If it's not broke, don't fix it. That's the message parents are trying to send the Howard County Board of Education regarding the public school system's music program.
Specifically, concerns have been raised that the practice of small group instruction for students playing similar instruments will be phased out. The small groups are referred to as "sectionals" or "pull-outs."
"Elementary school music is the foundation for secondary programs, and this foundation requires a firm base and a strong support," said Bernadette Giroux, leader of the advocacy group Howard County Parents for School Music. "Instruction is best administered when sectionals involve a small number of students practicing on like instruments."
Prompting parental concern is a new organizational model at the new Ducketts Lane Elementary School in Elkridge. The model is expected to be used next year as part of a larger program for five schools in Columbia: Bryant Woods, Phelps Luck, Running Brook, Stevens Forest and Talbott Springs.
The organizational model, known as departmentalization establishes a schedule in which teachers focus on two subjects during a two-hour block. The teachers are responsible for fewer content areas than at other schools, focusing on language arts and social studies, or mathematics and science. The Ducketts Lane model — as will be the case with the five schools next year — also includes Spanish instruction for 25 minutes a day, in kindergarten through second grade.
As the protesting parents see it, the problem with the block schedule is that it cuts time from music classes and eliminates the sectionals. Rather than having the relatively personalized attention afforded by the small group instruction sectionals, instrumental music students are taught solely in large groups.
"Imagine teaching multiple languages to many students in one class," Giroux said.
Giroux's analogy isn't entirely applicable; schools spokeswoman Rebecca Amani-Dove said students learning like instruments continue to be taught together. For example, she said at Ducketts Lane all third grade violin students are in the same session.
Talbott Springs parent Ann Faust said having like instruments doesn't really matter if there are so many students it takes the entire class period to simply tune instruments.
Moreover, parents claim large groups are not a good way to learn music, expressing their displeasure during a school board meeting Thursday, March 13. Dozens of parents turned out wearing "concert attire," the black pants and white shirts usually worn by members of an orchestra.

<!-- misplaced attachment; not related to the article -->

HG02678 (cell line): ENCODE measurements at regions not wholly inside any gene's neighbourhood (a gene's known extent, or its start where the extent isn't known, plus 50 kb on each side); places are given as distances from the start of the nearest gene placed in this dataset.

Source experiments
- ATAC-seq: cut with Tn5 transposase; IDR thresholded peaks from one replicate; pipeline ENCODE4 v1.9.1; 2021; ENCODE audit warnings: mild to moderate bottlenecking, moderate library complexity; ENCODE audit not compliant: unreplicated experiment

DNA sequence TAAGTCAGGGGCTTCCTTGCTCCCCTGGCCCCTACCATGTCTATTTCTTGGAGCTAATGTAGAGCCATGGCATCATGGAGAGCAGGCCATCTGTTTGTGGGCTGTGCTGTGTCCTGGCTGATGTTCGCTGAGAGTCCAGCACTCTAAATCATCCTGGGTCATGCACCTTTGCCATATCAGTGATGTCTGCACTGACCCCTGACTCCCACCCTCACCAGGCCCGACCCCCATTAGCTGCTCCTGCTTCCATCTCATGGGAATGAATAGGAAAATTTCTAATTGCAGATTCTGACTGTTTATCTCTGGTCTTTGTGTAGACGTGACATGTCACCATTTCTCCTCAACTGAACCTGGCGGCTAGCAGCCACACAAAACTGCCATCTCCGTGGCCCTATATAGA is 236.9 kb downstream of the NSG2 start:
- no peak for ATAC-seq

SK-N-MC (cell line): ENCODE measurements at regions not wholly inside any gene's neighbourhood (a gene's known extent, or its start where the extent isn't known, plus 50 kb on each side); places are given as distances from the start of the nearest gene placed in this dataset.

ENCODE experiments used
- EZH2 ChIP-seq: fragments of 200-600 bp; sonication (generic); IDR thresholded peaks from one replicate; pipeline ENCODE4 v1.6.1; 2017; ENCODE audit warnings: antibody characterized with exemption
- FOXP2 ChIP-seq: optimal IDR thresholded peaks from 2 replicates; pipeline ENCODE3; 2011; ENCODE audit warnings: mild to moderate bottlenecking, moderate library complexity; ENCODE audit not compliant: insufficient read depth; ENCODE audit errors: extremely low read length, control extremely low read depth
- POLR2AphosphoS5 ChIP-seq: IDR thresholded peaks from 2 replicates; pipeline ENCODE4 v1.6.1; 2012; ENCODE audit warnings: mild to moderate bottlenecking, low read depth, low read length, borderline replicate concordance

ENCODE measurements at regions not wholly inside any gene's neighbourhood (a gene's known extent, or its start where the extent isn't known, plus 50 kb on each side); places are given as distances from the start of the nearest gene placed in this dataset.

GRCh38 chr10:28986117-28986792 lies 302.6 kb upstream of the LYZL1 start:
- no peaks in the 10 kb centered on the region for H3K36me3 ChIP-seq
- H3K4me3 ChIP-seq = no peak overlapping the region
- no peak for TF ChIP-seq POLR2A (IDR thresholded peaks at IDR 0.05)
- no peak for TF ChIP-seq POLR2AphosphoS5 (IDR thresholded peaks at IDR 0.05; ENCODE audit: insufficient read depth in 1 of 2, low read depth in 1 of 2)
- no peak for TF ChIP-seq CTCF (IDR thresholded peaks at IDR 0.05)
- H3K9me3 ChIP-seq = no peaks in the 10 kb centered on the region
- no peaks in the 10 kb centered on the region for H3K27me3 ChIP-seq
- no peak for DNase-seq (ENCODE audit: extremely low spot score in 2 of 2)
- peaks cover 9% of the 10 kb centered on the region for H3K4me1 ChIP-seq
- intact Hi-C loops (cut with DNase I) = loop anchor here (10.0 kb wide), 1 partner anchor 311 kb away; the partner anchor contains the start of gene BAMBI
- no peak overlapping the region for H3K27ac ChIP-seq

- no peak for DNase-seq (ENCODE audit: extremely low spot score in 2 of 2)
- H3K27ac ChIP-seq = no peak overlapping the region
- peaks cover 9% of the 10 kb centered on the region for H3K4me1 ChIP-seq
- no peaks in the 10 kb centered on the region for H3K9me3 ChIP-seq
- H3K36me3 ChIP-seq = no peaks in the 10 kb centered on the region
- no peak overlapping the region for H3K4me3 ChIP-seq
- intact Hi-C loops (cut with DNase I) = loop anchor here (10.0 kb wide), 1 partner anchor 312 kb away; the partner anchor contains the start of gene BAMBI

At Ducketts Lane, students in kindergarten through second grade receive 45 minutes a week of general music — 15 minutes or 25 percent less than students at other schools who receive an hour per week. For students in third through fifth grade, if they play an instrument, they receive 30 minutes of general music a week, and an hour of instrumental instruction. If Ducketts Lane students don't play an instrument, they get 90 minutes of general music a week.
In other Howard County public elementary schools, students who play instruments receive an hour a week of general music, and their instrumental instruction comes in two 30-minute small classes, or "sectionals." That means for an hour a week, students leave other classes to learn their instruments.
The Ducketts Lane model still has students learning their instruments for an hour a week, but in larger groups than at other schools. At Ducketts Lane, however 80 percent of students in third through fifth grade play instruments, compared to 55 to 60 percent of students at other schools.
Faust, the parent from Talbott Springs Elementary, started an online petition last month calling for any changes to the elementary music program to be publicly developed and vetted. At the beginning of this week, the petition had more than 3,300 signatures.
"Howard County student musicians are truly remarkable at the highest levels," said Tom Jacobs, a member of Howard County Parents for School Music. Speaking at the school board meeting Thursday, he said, "Our system works, and our teachers are remarkable. ... Here's what happens: [student musicians] graduate at higher rates than non-musicians. They're less likely to be involved in drugs, and score higher than non-musicians on STEM tests. ... We must slow down the decision-making process in regard to these changes."
Mike Hossum, a parent of students at Stevens Forest Elementary and Oakland Mills Middle, said the good news is the school system has everything it needs to continue this success in place already.
"The small class size necessary for great music instruction does not fit in the block schedule model," he told the school board Thursday, adding, "Please remember the arts rarely fit nicely into a box. That is the point of the arts: to allow us to experience the world in a new light, and be a free and open outlet for creative expression."
A question of transparency
Faust also said she is concerned the changes to the music program are being presented without much, or any, parental involvement.
Faust said she was approached by a music teacher in February with the news the music program could be changing. Within a week, it "snowballed," she said, with more and more teachers contacting her. The communications quickly ceased, she said, when "the educators were warned not to talk to the parents about any of these changes, and [they were told] that going against this warning could leave their jobs in jeopardy."